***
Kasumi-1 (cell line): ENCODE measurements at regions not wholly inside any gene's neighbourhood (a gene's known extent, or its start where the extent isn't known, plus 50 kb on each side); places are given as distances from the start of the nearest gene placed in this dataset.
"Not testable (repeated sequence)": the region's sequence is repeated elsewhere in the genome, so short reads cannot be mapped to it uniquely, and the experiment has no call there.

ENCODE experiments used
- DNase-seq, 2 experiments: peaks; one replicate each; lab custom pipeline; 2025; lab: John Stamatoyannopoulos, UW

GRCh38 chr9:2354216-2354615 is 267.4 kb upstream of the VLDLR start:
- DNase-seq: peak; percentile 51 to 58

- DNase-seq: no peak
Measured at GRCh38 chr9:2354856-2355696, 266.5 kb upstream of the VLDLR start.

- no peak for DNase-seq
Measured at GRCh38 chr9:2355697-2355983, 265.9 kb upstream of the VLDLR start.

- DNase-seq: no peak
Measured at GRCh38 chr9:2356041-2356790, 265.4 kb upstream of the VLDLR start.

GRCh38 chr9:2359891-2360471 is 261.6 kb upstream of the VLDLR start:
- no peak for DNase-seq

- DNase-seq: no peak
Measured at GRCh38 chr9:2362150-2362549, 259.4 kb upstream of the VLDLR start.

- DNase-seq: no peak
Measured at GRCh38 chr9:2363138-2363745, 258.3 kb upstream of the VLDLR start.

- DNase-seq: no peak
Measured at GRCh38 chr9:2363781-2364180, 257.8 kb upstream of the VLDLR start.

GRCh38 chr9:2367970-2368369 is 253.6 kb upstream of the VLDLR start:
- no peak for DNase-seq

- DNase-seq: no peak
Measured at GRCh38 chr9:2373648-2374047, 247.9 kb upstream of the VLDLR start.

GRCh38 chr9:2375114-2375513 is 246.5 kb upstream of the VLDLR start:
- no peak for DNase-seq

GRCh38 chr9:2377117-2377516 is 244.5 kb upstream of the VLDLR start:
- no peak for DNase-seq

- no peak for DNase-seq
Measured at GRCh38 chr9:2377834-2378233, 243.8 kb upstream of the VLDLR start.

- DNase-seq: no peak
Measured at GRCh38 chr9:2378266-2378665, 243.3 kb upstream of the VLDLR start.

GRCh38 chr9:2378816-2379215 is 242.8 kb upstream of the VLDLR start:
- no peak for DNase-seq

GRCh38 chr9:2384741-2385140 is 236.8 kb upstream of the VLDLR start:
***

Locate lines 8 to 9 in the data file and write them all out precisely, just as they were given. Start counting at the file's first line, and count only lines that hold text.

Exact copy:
Measured at GRCh38 chr9:2354856-2355696, 266.5 kb upstream of the VLDLR start.

- no peak for DNase-seq